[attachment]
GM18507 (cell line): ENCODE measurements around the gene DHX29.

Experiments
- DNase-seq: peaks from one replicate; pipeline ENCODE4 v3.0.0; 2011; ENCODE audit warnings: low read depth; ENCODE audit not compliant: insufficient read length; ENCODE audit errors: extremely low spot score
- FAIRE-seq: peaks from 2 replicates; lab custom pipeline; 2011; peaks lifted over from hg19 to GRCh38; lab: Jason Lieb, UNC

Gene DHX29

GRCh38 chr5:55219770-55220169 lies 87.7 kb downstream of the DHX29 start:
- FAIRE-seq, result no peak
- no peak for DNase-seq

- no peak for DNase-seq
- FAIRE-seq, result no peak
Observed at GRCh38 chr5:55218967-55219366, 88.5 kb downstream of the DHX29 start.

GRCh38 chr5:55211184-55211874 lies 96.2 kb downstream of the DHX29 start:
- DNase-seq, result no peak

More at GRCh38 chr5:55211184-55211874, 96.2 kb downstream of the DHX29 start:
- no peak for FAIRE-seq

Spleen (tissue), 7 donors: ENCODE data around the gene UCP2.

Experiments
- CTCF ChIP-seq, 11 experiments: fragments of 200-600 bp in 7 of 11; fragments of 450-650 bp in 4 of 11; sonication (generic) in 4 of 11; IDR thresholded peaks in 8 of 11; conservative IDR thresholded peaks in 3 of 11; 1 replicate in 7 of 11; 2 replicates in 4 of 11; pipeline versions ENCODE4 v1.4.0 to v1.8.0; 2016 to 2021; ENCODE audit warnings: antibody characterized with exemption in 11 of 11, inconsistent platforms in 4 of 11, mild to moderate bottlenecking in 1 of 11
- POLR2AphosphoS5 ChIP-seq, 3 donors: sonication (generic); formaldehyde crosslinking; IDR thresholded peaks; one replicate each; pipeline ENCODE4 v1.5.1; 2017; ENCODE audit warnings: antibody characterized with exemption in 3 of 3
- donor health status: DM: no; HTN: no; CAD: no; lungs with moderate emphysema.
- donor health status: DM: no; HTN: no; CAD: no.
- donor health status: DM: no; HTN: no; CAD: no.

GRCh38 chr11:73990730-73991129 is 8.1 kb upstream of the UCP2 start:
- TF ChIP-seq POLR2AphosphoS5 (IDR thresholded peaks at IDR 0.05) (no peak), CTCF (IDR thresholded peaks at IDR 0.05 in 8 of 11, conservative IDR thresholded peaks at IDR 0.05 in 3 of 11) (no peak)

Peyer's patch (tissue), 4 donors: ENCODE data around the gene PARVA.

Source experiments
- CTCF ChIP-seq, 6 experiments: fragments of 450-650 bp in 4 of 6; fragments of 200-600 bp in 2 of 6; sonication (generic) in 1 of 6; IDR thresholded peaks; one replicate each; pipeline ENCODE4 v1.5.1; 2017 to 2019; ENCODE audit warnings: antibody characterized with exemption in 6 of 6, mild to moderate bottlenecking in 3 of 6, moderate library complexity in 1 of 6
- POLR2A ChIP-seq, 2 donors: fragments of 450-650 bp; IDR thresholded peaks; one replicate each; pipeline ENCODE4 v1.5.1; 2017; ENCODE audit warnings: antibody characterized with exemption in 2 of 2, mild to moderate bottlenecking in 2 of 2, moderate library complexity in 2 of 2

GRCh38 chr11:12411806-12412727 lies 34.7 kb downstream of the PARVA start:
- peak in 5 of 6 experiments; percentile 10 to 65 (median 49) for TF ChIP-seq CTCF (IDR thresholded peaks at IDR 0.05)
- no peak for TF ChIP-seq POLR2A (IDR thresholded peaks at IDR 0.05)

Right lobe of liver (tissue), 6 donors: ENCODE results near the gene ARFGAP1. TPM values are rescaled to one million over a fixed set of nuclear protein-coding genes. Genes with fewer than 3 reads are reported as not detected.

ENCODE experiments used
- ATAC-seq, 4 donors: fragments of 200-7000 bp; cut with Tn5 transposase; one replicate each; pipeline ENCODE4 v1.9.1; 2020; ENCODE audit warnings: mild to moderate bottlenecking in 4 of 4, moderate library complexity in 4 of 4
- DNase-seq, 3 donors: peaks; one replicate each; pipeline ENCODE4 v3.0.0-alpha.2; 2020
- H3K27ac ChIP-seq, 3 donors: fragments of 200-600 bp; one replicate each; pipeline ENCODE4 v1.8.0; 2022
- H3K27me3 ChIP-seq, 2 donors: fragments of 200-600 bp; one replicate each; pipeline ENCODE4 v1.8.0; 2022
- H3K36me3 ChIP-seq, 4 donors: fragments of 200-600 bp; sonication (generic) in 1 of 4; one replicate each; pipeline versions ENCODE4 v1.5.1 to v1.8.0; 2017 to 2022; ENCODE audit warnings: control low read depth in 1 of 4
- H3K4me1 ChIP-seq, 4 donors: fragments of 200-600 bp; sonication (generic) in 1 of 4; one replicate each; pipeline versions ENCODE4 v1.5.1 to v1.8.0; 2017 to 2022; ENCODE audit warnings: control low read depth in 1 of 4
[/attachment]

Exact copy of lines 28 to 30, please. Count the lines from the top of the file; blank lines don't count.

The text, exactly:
- POLR2A ChIP-seq, 2 donors: fragments of 450-650 bp; IDR thresholded peaks; one replicate each; pipeline ENCODE4 v1.5.1; 2017; ENCODE audit warnings: antibody characterized with exemption in 2 of 2, mild to moderate bottlenecking in 2 of 2, moderate library complexity in 2 of 2

GRCh38 chr11:12411806-12412727 lies 34.7 kb downstream of the PARVA start:
- peak in 5 of 6 experiments; percentile 10 to 65 (median 49) for TF ChIP-seq CTCF (IDR thresholded peaks at IDR 0.05)